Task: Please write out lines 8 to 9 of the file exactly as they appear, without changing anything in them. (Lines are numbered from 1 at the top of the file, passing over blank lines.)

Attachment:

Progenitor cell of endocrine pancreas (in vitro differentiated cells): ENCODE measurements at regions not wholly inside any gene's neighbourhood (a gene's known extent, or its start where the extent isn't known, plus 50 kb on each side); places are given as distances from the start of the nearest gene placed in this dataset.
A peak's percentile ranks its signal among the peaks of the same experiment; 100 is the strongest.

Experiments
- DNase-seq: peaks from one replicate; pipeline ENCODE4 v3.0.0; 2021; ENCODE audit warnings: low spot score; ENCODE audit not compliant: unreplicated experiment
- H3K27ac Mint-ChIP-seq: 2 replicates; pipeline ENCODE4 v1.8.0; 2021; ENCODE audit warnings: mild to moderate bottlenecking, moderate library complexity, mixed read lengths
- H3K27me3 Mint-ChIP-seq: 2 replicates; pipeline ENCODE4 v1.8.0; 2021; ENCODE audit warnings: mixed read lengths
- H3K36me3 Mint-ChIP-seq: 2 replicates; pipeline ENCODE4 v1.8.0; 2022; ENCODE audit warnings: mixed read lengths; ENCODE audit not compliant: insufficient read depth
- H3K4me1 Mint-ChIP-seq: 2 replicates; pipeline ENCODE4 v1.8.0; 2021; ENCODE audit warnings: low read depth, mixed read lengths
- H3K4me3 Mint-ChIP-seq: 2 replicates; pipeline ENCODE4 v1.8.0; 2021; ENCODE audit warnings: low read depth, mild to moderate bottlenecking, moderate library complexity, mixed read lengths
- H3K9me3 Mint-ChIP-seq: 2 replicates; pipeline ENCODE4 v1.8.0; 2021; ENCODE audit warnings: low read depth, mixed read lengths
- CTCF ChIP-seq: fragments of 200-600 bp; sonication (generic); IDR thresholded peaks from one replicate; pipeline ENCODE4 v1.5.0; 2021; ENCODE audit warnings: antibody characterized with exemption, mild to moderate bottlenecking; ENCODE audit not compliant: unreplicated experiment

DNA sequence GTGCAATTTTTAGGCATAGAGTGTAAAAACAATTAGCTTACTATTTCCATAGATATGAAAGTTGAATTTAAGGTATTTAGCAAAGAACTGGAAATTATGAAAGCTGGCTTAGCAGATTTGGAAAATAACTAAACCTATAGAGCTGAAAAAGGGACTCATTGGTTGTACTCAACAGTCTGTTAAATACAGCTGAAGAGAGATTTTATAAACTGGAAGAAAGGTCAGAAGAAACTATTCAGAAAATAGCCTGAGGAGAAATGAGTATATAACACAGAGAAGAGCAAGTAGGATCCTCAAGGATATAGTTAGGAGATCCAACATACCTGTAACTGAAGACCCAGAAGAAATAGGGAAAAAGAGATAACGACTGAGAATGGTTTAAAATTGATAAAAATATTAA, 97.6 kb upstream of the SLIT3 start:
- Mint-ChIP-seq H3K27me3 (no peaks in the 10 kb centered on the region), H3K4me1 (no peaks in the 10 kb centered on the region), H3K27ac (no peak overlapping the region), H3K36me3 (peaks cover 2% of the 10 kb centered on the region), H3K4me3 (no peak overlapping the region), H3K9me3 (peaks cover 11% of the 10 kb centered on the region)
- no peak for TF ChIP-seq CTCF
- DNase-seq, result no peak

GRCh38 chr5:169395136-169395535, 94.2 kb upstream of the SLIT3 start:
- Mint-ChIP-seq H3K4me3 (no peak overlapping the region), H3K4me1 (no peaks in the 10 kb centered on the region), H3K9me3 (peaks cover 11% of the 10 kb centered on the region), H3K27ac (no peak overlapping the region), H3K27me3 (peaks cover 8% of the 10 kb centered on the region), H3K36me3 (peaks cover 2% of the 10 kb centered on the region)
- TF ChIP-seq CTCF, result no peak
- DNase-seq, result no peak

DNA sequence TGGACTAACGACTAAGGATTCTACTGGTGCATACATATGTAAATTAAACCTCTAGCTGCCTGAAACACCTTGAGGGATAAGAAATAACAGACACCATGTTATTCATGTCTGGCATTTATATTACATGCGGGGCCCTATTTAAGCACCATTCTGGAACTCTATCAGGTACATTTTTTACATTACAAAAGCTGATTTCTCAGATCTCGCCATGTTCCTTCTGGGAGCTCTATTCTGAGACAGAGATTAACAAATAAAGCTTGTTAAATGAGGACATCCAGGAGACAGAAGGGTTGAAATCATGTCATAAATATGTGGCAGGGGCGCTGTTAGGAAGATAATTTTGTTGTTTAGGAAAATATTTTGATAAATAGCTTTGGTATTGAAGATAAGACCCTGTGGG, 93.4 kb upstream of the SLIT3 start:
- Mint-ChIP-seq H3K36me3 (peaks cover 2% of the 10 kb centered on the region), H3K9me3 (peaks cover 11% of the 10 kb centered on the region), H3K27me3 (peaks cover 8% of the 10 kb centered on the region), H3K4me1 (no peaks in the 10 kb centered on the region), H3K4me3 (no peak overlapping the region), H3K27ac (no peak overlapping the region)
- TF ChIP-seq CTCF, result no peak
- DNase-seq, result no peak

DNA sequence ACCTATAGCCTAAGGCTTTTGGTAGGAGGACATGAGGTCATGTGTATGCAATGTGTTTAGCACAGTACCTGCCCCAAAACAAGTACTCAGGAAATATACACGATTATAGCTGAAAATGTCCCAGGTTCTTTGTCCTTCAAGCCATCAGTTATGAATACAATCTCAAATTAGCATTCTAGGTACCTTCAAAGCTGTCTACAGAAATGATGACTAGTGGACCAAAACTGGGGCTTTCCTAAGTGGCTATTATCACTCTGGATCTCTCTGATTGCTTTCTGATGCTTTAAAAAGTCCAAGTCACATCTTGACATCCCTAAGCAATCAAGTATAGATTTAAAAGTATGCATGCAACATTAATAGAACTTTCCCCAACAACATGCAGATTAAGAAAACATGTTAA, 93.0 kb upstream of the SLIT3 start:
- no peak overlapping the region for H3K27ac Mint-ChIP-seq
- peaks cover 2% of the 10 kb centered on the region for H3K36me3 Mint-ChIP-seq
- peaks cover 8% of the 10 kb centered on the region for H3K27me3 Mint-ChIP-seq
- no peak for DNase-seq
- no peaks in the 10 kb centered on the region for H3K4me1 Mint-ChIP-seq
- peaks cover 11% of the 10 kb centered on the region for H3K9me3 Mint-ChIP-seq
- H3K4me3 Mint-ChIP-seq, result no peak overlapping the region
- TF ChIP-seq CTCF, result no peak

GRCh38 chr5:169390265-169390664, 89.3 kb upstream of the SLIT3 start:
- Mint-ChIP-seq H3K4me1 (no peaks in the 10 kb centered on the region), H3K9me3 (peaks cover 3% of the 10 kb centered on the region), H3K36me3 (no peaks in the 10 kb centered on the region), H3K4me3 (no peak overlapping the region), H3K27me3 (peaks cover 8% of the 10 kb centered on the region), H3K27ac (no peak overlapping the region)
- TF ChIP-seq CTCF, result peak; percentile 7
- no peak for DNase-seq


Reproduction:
- H3K4me1 Mint-ChIP-seq: 2 replicates; pipeline ENCODE4 v1.8.0; 2021; ENCODE audit warnings: low read depth, mixed read lengths
- H3K4me3 Mint-ChIP-seq: 2 replicates; pipeline ENCODE4 v1.8.0; 2021; ENCODE audit warnings: low read depth, mild to moderate bottlenecking, moderate library complexity, mixed read lengths